Meloni co-founded Brothers of Italy in 2012 as an alternative to the more mainstream right-wing parties. It has roots in the Italian Social Movement (MSI), a neofascist party that sprouted in the wake of World War II to continue Mussolini’s legacy after his party was banned. The Movement’s symbol — a tricolor flame — remains on the Brothers of Italy’s Flag today, and Meloni has refused to remove it.

She joined the MSI’s youth branch in the 1990s and went on to lead it after the party was renamed the National Alliance.

“I believe that Mussolini was a good politician, which means that everything he did, he did for Italy,” Meloni said at the time.

For the first decade, Brothers of Italy struggled to win more than a single-digit percentage of the vote, and it only garnered 4% in the 2018 election.

But in 2021 and 2022, it distinguished itself as the only opposition party to the unity government that fell apart last July, causing its popularity to inflate.

But the party still wrestles with its fascistic roots; last week, it suspended a member who was running for parliament because a local newspaper revealed that he had made comments supporting Adolf Hitler.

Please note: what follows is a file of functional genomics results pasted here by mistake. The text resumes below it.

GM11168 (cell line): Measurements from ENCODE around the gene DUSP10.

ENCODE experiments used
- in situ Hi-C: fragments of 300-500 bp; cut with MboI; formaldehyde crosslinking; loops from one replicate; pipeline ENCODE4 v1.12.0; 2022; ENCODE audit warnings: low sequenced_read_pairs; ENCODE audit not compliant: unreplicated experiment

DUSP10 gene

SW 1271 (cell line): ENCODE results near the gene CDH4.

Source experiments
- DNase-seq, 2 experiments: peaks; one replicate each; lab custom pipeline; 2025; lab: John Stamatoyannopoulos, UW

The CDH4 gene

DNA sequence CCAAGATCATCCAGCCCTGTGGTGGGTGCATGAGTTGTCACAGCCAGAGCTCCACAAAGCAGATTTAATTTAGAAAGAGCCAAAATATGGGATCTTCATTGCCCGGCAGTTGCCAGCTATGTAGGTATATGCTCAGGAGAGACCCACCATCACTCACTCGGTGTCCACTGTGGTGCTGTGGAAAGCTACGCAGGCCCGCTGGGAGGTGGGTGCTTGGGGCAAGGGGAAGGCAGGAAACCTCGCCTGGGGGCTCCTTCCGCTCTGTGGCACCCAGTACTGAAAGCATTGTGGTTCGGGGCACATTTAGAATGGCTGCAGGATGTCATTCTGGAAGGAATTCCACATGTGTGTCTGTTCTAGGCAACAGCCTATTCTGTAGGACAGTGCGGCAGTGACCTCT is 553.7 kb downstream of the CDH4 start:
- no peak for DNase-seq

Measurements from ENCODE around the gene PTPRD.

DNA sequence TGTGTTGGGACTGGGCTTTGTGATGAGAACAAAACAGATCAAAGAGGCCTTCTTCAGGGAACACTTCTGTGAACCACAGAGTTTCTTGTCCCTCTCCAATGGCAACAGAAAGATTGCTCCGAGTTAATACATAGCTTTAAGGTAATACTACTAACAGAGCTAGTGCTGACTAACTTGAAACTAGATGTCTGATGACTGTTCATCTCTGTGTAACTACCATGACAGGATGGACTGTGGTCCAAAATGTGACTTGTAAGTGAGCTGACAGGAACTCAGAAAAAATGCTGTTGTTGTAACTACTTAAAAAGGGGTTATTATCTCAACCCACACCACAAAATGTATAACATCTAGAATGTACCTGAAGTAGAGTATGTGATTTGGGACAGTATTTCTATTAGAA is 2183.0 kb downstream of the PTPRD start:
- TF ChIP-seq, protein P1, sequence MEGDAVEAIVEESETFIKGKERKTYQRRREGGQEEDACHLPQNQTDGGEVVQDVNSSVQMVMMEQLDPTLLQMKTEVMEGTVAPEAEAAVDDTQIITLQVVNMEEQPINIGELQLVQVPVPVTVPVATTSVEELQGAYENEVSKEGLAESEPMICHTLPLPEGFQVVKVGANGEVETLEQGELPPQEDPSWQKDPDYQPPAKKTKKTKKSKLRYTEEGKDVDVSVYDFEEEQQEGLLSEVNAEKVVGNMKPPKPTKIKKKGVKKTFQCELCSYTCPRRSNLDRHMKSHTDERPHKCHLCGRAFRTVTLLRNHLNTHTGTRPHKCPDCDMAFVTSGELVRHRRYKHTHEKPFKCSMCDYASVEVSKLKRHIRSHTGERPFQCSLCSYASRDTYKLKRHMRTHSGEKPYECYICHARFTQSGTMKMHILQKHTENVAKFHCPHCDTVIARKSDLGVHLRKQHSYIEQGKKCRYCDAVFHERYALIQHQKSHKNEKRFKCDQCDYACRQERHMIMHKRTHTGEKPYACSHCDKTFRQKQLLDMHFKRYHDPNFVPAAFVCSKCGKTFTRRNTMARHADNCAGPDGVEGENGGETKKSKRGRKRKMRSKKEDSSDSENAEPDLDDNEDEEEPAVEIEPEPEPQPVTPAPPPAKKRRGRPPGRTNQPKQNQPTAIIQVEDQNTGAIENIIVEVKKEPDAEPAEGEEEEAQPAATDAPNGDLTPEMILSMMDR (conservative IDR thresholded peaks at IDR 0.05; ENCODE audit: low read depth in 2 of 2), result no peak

In an August video, Meloni promised to impose a naval blockade in the Mediterranean to interdict Libyan refugees from crossing to Southern Europe on boats. She has also discussed pulling Italy out of the Eurozone or even the E.U. entirely, but she moderated her rhetoric toward Europe during the election.

Italy has received some 200 billion euros in European pandemic recovery funds, and it is set to receive more unless the Union punishes Meloni’s government for democratic backsliding.

See what others are saying: (BBC) (Associated Press) (NPR)

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Iranian Protests Sparked by Death of Mahsa Amini Spread Internationally

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Anger initially directed at the police has now shifted to the Islamic regime itself, with Iranian-Americans protesting outside the U.N. Headquarters as their country’s president spoke inside.


Hijabs Go Up in Flames

The largest protest movement in recent years has gripped Iran since the so-called morality police allegedly beat 22-year-old Mahsa Amini for violating the dress code last week, leading to her later death.

Demonstrations spread from the capital Tehran to at least 80 other cities and towns, with videos on social media showing women burning their hijabs and cutting their hair in defiance.

In response, the government has gradually extended a virtual internet blackout across the country, blocking access to What’s App and Instagram.